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Changes in the European Balance of Power PowerPoint Presentation
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Changes in the European Balance of Power

Changes in the European Balance of Power

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Changes in the European Balance of Power

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  1. Changes in the European Balance of Power

  2. Crimean War (1853-1856) • Started out as a dispute over religious issues between Russia and the Ottoman Empire. • Real issue was control of waterways– the Bosporus Strait and the Dardanelles. • Russia wanted control of these extremely valuable passages that belonged to the Ottoman Empire. • Britain and France joined the Turks against the Russians who had support from Austria. • Russia was defeated, but weaknesses in the Ottoman and Austro-Hungarian Empires were exposed.

  3. Italian Unification • After the Congress of Vienna, the Italian states were governed by Austria, the Roman Catholic Church, or France. • Italian nationalist sentiment had grown during Napoleonic occupation. • The Crimean War weakened Austria politically and militarily, and set the stage for Italian resistance. • A desire to promote Italian culture and unite under a sovereign Italian govt. began to grow, and secret societies promoting Italian independence sprang up. • Italian unification took 11 years because of the domination by several different foreign powers at one time.

  4. Italy before and during unification (1859-1870)

  5. Giuseppe Mazzini(1805-1872) • Italian patriot who founded the ‘Young Italy’ nationalist organization that favored violent revolution as a means of gaining independence. Took inspiration from the ideas of the French Revolution. • Wrote his ideas and plans in a book called On the Duties of Man; idea of liberty, fraternity equality. • Spent most of his life in exile in France, and had to smuggle his literature across borders. • While he did not initially succeed, Mazzini stirred up Italian nationalism to an all-time high.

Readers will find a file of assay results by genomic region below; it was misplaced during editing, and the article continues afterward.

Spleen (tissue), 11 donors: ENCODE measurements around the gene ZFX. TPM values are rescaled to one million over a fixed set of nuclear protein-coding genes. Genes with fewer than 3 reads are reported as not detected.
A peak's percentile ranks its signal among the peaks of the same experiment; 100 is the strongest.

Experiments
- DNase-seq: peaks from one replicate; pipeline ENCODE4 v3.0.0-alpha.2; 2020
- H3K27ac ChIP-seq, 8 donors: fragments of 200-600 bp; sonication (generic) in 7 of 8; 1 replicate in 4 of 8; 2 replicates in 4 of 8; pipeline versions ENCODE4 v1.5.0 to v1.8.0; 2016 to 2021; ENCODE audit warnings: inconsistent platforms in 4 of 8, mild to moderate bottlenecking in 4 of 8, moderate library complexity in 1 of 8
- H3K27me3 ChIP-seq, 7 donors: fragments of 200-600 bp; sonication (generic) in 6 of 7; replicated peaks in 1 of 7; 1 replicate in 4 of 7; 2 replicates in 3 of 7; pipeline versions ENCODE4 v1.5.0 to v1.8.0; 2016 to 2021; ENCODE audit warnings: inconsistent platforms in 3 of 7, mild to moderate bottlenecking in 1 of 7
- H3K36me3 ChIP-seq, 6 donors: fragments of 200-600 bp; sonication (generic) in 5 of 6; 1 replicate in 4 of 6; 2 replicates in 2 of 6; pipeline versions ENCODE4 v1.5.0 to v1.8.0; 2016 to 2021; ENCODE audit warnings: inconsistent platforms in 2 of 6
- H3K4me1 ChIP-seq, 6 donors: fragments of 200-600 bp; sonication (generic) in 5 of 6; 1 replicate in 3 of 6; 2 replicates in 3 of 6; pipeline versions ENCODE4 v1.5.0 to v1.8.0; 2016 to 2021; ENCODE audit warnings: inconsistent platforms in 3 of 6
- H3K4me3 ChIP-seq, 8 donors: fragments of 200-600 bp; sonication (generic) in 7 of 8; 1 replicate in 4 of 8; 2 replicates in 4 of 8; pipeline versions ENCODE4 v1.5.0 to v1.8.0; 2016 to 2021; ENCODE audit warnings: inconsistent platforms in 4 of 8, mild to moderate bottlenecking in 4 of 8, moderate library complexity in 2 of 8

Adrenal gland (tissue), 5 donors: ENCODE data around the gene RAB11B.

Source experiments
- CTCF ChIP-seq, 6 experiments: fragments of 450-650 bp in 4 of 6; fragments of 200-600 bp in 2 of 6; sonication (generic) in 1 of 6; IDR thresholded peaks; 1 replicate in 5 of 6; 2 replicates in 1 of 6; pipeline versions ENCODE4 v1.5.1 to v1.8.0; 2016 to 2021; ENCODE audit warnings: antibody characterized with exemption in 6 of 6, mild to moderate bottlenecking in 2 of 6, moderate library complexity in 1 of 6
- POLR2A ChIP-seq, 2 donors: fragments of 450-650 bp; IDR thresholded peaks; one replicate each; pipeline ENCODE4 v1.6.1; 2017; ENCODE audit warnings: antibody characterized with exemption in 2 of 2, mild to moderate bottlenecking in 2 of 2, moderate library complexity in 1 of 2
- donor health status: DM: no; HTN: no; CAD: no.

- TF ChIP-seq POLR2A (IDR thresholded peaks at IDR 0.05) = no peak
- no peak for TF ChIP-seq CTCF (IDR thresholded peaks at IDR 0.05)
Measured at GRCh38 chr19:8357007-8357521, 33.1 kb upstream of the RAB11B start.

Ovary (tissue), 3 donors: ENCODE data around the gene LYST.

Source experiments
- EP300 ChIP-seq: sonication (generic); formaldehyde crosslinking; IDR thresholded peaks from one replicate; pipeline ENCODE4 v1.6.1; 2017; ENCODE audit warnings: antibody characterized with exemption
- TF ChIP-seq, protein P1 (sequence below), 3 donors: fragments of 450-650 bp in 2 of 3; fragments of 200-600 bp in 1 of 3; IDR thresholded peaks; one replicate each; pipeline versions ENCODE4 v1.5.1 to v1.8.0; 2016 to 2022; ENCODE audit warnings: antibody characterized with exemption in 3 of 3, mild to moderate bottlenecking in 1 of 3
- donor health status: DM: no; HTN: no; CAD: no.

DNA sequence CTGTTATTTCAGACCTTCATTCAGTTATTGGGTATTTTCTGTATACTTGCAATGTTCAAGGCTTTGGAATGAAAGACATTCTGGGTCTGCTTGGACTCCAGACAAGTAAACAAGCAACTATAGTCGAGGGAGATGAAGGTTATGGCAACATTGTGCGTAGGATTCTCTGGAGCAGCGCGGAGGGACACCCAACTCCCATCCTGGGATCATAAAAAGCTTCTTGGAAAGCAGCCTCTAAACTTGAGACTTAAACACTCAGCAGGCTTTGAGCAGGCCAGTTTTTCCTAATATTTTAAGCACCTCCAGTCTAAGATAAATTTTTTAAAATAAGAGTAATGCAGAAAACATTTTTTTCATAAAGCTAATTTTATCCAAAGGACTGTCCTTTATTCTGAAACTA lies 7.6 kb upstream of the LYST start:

6. Camillo di Cavour(1810-1861) • King Emmanuel of Piedmont-Sardinia appointed Cavour as Prime Minister. • Rather than promote revolution, he used diplomacy and ‘deal-making’ to help further the cause of Italian unification. • Commonly referred to as the ‘brains of Italian unification’, Cavour’s political maneuvers and alliance building were ultimately responsible for bringing the Italian states together. (In particular, his enlisting of French help from Louis Napoleon III to expel Austria.) • Together with the military leadership of Giuseppe Garibaldi, Italian states were unified and plebiscites revealed the people’s overwhelming desire to unite.

  7. Giuseppe Garibaldi ( 1807-1882) • Italian nationalist who led the movement for unification in the south--- the Kingdom of the Two Sicilies. • Founded an army known as the ‘Red Shirts’ to overthrow the monarch and the pope. • Cavour convinced Garibaldi to join with him in attempting to unite all of Italy. Garibaldi became known as the ‘sword of Italian unification.’ --- he became the leader of the military side of the movement. • The Franco-Prussian War of 1870 forced France to pull its army out of Rome where it was protecting the Pope, and Garibaldi’s men were able to move in and complete the Unification of Italy by adding Rome.

  8. German Unification • During his reign, Napoleon brought to together 300 smaller German states into 39 administrative areas. • Congress of Vienna maintained the 39 states that included Prussia and Austria. • German nationalism prompted several attempts to unify, but various disagreements between the states prevented it. • A rivalry developed between Prussia and Austria for domination of the German states.

  9. Prussia • Schleswig-Holstein area under control of Denmark was regained by Prussia and Austria in a war with Denmark in 1864. • The two powers competed for control of the region, and eventually this led to the Austro-Prussian War of 1866. • Emperor Otto von Bismarck secured French neutrality and support from Italy. (Italy would receive the Austrian controlled region of Venetia in return.) • The powerful and well equipped Prussians routed the Austrians and consolidated their power in the region.

  10. In 1868, a revolution in Spain forced Queen Isabella to flee leaving a provisional govt. in control. • This govt. offered to crown a, Prince Leopold of Hohenzollern, King of Spain. Leopold also happened to be a cousin of King Wilhelm of Prussia. • France was against this, and forced the Prince of the small German state to decline this offer. France sent a telegram to King Wilhelm to inform him of their actions. • Wilhelm wrote a conciliatory telegram to the French, but Bismarck ‘edited’ the telegram to make it appear threatening. • France declared war on Prussia in 1870. But it had no allies in the Franco-Prussian War. • The southern German states joined Prussia and the easily defeated the French and removing Louis Napoleon from power. • The German states were unified under King Wilhelm of Prussia who became King (Kaiser) of the new German Empire in 1871.